Because various solvents, surfactants, and so forth are also generally present in an ink jet printer ink along with the colorant and water, it was difficult to maintain a stable dispersed state with a conventional method in which a resin or other such dispersant was used to disperse pigment particles in an aqueous medium. Also, when a resin-dispersed pigment ink was used in continuous printing, the resin would adhere around the nozzles of the ink jet head, and this built-up resin would deflect the ink trajectory, or resin would dry and solidify within the nozzles as the water evaporated, and this would lead to poor discharge.

In view of this, various techniques have been proposed for obtaining self-dispersing pigments by imparting water dispersibility to the pigment itself. For instance, in Japanese Laid-Open Patent Applications H10-195360, H10-330665 and elsewhere it has been proposed a self-dispersing carbon black in which carboxyl groups, carbonyl groups, sulfone groups, hydroxyl groups, or other such hydrophilic groups are bonded, either directly or via polyvalent groups, to the surface of carbon black; in Japanese Laid-Open Patent Applications H8-3498, H10-195331, H10-237349, and elsewhere it has been proposed that dispersibility can be improved by oxidizing the surface of carbon black; and in Japanese Laid-Open Patent Applications H8-283598, H10-110110, H10-110111, and elsewhere it has been proposed a surface-treated pigment in which sulfone groups have been introduced at the surface of an organic pigment.

Also, Japanese Laid-Open Patent Application H11-49974 discusses the preparation of an organic pigment block that is positively charged on the surface by using an organic pigment block in which sulfqne groups have been introduced and treating it with monovalent metal ions, and also discusses a water-based ink composition with excellent storage stability, which contains water, a dispersant, and pigment microparticles prepared from this organic pigment block with a positively charged surface.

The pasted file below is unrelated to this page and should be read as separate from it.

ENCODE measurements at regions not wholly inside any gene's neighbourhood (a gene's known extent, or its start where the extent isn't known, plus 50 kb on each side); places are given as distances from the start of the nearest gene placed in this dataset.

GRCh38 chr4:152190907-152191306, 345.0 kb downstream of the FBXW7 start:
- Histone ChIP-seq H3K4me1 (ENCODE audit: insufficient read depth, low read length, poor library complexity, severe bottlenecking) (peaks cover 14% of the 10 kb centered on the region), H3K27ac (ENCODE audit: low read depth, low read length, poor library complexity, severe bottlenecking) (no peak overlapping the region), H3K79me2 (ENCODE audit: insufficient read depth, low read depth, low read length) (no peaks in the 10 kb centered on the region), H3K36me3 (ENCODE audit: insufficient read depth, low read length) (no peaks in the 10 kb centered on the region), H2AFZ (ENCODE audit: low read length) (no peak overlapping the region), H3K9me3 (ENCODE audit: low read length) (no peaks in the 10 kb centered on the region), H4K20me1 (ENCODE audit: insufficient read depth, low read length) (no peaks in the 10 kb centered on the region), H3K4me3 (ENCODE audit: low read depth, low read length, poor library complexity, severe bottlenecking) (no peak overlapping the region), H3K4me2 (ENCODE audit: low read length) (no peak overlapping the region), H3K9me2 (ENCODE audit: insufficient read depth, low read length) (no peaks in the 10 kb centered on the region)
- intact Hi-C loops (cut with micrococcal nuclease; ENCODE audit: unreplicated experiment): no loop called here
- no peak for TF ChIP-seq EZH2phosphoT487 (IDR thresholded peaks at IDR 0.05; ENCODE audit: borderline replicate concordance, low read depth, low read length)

Further, Japanese Laid-Open Patent Application 2000-53902 proposes an ink in which the colorant consists of pigment particles (giant molecule chromophores) having water-solubilizing functional groups and a polymer on their surface, which is accomplished by interposing benzene rings introduced into carbon black.

Various ink properties are required of a ink used in an ink jet printer, but it is especially important to ensure the storage stability of the ink itself and discharge stability during ink jet recording (preventing clogging, deflection and so forth). Excellent quality is also required of the print on the recording paper (such as a printed image with high print density and little bleeding). Specifically, it is desirable for an ink jet printer ink to simultaneously satisfy the above-mentioned ink properties, discharge characteristics, and high print quality.

Because the above-mentioned self-dispersing surface-treated pigment has dispersion groups that work through chemical bonding on its surface, it has excellent storage stability, making it easy to ensure the various characteristics required of an ink jet printer ink as discussed above.